A new Channel 4 documentary tells the stories of south Asians in Britain who led the charge against racist murders.

Pritpal Sahota, aged 60.

(Photo: Channel 4/Accessed by The Quint)

However, she adds that recalling stories of violence and hatred from the past was one of the hardest things she has ever had to do.

"You get on with life and you put those painful memories somewhere. But this documentary made me revisit those years again – I was surprised by how difficult that was."
Pritpal Sahota

A Cathartic Experience

Rajesh Thind, the director of one of the three episodes of 'Defiance', says that making the documentary was a "cathartic" experience for him.

"I saw my parents and many like them fight these battles with grace and dignity. To tell their stories is incredibly moving for me – I feel like it's for them," he tells The Quint.

A new Channel 4 documentary tells the stories of south Asians in Britain who led the charge against racist murders.

Rajesh Thind.

(Photo Courtesy: Rajesh Thind)

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Thind says that since he witnessed the protests from a child's point of view, they made an impressionable impact on him while he was growing up.

"I was six or seven years old. I saw elders in our community stand up for what was right. Of course I wasn't allowed out at the time, but I was really impressed with their courage. I think that's why all these years I've wanted to tell these stories."
A new Channel 4 documentary tells the stories of south Asians in Britain who led the charge against racist murders.

Rajesh Thind (child in the middle) with his family in West London in 1978. 

(Photo Courtesy: Rajesh Thind)

Keeping in mind the dangerous times they lived in, Thind recalled that south Asians used to take several precautions to protect themselves and their families from racist attacks.

"My father would drive around with hockey sticks in the back of his car. There was a sense that you always had to be prepared," he says.

A new Channel 4 documentary tells the stories of south Asians in Britain who led the charge against racist murders.

Rajesh Thind's father Gurbachan Singh Thind (1938-2019).

(Photo Courtesy: Rajesh Thind)

"There was occasions when family friends of ours were attacked. My mother's friends were verbally assaulted, spat on, and had things thrown at them. We had to screw our letterboxes tight so that people did not put petrol in them. Some families were so afraid that they used to bring their mattresses to the ground floor and keep buckets of water by their front door in case somebody tried to burn their house down."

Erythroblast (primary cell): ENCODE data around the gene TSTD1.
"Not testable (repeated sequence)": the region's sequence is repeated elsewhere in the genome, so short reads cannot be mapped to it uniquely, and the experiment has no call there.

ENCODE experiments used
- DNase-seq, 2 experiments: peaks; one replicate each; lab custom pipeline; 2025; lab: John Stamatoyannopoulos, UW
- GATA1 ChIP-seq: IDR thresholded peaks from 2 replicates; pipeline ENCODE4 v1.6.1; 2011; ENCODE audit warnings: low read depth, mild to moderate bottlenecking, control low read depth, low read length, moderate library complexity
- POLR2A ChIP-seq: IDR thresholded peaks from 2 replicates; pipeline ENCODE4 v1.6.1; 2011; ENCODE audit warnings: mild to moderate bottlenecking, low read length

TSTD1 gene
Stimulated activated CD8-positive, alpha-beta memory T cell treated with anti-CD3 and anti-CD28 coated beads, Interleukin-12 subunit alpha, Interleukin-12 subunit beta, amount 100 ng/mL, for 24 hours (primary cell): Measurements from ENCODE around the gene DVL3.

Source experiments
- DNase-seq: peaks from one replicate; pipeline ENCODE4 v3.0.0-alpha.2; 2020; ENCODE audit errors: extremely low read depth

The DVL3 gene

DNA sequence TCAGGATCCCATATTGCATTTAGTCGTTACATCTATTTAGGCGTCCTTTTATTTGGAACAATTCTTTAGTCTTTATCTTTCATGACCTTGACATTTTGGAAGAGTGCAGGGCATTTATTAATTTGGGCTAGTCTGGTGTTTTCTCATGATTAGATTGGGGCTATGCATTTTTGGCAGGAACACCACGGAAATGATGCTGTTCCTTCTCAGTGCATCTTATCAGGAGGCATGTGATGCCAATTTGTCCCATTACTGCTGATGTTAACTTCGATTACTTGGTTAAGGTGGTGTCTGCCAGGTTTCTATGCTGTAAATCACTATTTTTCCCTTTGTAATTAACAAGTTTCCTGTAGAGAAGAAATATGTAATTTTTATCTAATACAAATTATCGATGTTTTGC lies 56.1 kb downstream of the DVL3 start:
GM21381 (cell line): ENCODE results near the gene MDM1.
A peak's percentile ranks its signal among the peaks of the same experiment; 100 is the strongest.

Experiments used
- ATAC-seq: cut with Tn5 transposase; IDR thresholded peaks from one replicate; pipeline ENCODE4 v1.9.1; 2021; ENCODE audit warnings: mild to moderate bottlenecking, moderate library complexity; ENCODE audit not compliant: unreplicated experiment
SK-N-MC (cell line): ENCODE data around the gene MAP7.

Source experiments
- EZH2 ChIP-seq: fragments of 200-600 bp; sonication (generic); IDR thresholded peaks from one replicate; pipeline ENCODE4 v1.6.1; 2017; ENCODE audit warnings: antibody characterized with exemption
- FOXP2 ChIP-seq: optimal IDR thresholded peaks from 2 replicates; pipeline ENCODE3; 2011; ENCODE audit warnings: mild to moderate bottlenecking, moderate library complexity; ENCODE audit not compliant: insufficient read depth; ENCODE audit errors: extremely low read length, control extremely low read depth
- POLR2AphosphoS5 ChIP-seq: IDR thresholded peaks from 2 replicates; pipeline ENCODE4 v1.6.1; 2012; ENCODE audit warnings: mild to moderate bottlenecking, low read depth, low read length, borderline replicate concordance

Rajesh Thind

However, a lot of the time the attacks were more subtle. Thind says that the father of one of his closest friends in primary school – a white Briton – would beat his son if he saw him interacting with brown people.

"My friend's father was a voter of the National Front and a terrible racist. His son and I would walk back from school together. But when we could get to the end of his street, I would let him go ahead so that his father wouldn't see us together. If he did, he would take it out on the poor boy."

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Thind says that he faced several rejections when he first tried to get this documentary made: "I was told by production companies that there isn't an audience for such stories out there."

However, he realised that if these stories were not told now, people would never come to know of the heroism portrayed by thousands of south Asians across the UK.

"I was aware that the activists involved in the protests were getting older and won't be around forever. And I decided that I had to get their stories out there, no matter what."

Echoes From the Past

Meanwhile, activists who took part in the protests said that while there has been a drastic improvement in the safety of Asians in the UK, there are echoes from the past that reverberate even today.

"There are parallels between the UK of those days and the UK of today," Pritpal Sahota tells The Quint.

"For the first time in history we have a brown prime minister – but tragically he is the one calling for immigrants to be put on boats and sent to Rwanda. And he is an immigrant himself."
Pritpal Sahota

Similarly, Rajesh Thind says that the documentary has been released at a pertinent time.

"I think that's why the series is having such an impact – because there are lessons from that period that are applicable even today," he says.

Defiance: Fighting the Far Right has been helmed by the BAFTA-winning Rogan Productions, Riz Ahmed's Left Handed Films, and GroupM Motion Entertainment.

Apart from the Chaggar murder, the documentary highlights tragic incidents like the murder of Altab Ali – a Bangladeshi textile worker – in 1978, the killing of anti-racist teacher Blair Peach by the police in 1979, and the murder of an entire British Asian family in Walthamstow.

(At The Quint, we are answerable only to our audience. Play an active role in shaping our journalism by becoming a member. Because the truth is worth it.)

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Topics:  Britain   Racism   United Kingdom